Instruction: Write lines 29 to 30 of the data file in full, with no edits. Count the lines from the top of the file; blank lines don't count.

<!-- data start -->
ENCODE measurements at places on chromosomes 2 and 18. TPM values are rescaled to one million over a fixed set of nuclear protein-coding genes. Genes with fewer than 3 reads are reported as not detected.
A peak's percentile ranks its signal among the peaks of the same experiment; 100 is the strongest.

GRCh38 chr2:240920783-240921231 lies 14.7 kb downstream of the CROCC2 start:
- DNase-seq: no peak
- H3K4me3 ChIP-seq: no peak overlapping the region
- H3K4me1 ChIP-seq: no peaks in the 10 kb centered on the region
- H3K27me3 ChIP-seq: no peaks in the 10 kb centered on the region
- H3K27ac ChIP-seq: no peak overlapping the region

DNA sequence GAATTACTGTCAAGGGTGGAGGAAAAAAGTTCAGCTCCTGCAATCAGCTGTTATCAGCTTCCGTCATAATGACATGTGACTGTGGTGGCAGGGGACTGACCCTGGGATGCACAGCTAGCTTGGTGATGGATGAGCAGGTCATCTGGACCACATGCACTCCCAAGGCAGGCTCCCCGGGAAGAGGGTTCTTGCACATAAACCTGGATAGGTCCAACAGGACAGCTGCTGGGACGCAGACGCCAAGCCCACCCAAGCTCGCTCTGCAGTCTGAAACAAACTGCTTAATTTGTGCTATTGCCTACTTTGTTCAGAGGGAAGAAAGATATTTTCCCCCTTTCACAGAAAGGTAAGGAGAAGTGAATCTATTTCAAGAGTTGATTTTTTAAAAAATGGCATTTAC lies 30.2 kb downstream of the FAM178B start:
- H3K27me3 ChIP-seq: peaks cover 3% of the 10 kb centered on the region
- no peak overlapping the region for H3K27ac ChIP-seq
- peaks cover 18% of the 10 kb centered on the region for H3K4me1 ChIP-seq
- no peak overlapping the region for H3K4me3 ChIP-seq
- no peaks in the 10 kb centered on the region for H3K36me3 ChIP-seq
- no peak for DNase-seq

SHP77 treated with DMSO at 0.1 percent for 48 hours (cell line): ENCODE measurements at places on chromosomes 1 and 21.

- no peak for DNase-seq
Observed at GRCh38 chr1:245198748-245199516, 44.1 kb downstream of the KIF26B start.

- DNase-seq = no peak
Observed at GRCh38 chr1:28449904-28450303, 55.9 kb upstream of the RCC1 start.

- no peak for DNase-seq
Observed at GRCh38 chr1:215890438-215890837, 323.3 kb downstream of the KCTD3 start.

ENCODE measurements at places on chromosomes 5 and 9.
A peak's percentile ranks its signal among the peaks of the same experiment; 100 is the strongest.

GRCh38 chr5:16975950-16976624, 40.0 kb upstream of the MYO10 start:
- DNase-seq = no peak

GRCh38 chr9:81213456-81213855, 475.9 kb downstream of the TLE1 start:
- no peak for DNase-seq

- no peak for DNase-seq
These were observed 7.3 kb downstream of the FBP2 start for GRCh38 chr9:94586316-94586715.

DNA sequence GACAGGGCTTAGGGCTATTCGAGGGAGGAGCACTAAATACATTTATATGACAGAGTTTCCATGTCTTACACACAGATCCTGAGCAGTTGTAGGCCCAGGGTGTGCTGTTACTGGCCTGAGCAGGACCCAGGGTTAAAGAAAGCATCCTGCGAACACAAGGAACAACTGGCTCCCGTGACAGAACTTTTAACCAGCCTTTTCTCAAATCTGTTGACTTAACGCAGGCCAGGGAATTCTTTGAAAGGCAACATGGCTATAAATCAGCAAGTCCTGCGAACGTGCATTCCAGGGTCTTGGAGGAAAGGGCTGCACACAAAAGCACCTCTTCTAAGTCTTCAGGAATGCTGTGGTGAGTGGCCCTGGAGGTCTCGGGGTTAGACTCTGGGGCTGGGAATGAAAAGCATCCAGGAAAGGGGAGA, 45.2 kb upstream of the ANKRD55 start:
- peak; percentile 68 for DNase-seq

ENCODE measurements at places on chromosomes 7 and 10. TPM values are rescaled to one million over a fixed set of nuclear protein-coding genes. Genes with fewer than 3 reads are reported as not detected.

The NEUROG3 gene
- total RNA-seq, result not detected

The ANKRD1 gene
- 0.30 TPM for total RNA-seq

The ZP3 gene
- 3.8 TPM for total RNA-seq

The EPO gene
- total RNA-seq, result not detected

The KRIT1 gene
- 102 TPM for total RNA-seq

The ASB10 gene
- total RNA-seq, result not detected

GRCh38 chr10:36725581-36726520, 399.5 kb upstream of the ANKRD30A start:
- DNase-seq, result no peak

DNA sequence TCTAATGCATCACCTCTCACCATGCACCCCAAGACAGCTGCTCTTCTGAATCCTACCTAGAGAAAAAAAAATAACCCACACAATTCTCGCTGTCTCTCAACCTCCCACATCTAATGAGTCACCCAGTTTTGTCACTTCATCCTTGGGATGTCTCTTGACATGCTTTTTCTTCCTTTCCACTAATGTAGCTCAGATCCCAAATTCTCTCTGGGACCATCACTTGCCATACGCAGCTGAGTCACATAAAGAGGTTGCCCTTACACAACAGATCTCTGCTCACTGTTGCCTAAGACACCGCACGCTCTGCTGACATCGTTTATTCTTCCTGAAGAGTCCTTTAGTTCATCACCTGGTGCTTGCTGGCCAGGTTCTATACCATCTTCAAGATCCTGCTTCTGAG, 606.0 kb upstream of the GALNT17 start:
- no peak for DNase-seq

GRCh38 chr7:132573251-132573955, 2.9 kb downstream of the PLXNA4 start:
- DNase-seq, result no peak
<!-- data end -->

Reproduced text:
- no peak for DNase-seq
These were observed 7.3 kb downstream of the FBP2 start for GRCh38 chr9:94586316-94586715.